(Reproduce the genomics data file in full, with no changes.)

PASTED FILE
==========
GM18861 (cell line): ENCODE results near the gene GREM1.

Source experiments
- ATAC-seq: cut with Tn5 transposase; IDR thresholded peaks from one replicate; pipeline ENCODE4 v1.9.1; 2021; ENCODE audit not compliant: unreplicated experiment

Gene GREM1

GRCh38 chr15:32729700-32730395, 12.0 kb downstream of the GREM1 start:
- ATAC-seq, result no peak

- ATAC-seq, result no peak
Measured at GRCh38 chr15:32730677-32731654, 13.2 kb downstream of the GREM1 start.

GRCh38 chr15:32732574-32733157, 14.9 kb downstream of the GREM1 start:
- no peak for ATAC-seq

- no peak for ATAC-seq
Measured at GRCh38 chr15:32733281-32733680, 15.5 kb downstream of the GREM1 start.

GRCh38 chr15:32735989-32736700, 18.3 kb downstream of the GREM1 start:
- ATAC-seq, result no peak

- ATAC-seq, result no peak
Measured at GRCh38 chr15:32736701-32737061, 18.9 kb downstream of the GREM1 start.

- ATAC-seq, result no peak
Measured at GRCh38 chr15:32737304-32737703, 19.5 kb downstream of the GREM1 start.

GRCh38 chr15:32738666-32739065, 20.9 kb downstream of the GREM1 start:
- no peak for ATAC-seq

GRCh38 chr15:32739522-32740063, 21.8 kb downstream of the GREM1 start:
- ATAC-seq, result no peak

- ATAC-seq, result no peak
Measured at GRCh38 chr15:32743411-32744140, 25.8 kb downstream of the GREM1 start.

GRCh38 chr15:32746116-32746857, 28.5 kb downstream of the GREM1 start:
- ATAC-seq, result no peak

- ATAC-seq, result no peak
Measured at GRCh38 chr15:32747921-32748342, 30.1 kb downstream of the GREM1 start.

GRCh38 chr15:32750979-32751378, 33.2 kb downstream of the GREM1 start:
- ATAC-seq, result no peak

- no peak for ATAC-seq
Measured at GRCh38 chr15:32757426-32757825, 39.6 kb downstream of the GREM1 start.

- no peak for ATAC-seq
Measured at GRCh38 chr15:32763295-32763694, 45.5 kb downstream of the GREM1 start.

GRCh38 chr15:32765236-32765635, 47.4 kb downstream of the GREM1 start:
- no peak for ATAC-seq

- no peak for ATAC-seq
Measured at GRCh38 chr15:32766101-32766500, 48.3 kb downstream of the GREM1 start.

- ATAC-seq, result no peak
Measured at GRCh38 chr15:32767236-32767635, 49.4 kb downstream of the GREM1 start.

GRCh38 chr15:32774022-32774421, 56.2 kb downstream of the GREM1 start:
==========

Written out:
GM18861 (cell line): ENCODE results near the gene GREM1.

Source experiments
- ATAC-seq: cut with Tn5 transposase; IDR thresholded peaks from one replicate; pipeline ENCODE4 v1.9.1; 2021; ENCODE audit not compliant: unreplicated experiment

Gene GREM1

GRCh38 chr15:32729700-32730395, 12.0 kb downstream of the GREM1 start:
- ATAC-seq, result no peak

- ATAC-seq, result no peak
Measured at GRCh38 chr15:32730677-32731654, 13.2 kb downstream of the GREM1 start.

GRCh38 chr15:32732574-32733157, 14.9 kb downstream of the GREM1 start:
- no peak for ATAC-seq

- no peak for ATAC-seq
Measured at GRCh38 chr15:32733281-32733680, 15.5 kb downstream of the GREM1 start.

GRCh38 chr15:32735989-32736700, 18.3 kb downstream of the GREM1 start:
- ATAC-seq, result no peak

- ATAC-seq, result no peak
Measured at GRCh38 chr15:32736701-32737061, 18.9 kb downstream of the GREM1 start.

- ATAC-seq, result no peak
Measured at GRCh38 chr15:32737304-32737703, 19.5 kb downstream of the GREM1 start.

GRCh38 chr15:32738666-32739065, 20.9 kb downstream of the GREM1 start:
- no peak for ATAC-seq

GRCh38 chr15:32739522-32740063, 21.8 kb downstream of the GREM1 start:
- ATAC-seq, result no peak

- ATAC-seq, result no peak
Measured at GRCh38 chr15:32743411-32744140, 25.8 kb downstream of the GREM1 start.

GRCh38 chr15:32746116-32746857, 28.5 kb downstream of the GREM1 start:
- ATAC-seq, result no peak

- ATAC-seq, result no peak
Measured at GRCh38 chr15:32747921-32748342, 30.1 kb downstream of the GREM1 start.

GRCh38 chr15:32750979-32751378, 33.2 kb downstream of the GREM1 start:
- ATAC-seq, result no peak

- no peak for ATAC-seq
Measured at GRCh38 chr15:32757426-32757825, 39.6 kb downstream of the GREM1 start.

- no peak for ATAC-seq
Measured at GRCh38 chr15:32763295-32763694, 45.5 kb downstream of the GREM1 start.

GRCh38 chr15:32765236-32765635, 47.4 kb downstream of the GREM1 start:
- no peak for ATAC-seq

- no peak for ATAC-seq
Measured at GRCh38 chr15:32766101-32766500, 48.3 kb downstream of the GREM1 start.

- ATAC-seq, result no peak
Measured at GRCh38 chr15:32767236-32767635, 49.4 kb downstream of the GREM1 start.

GRCh38 chr15:32774022-32774421, 56.2 kb downstream of the GREM1 start: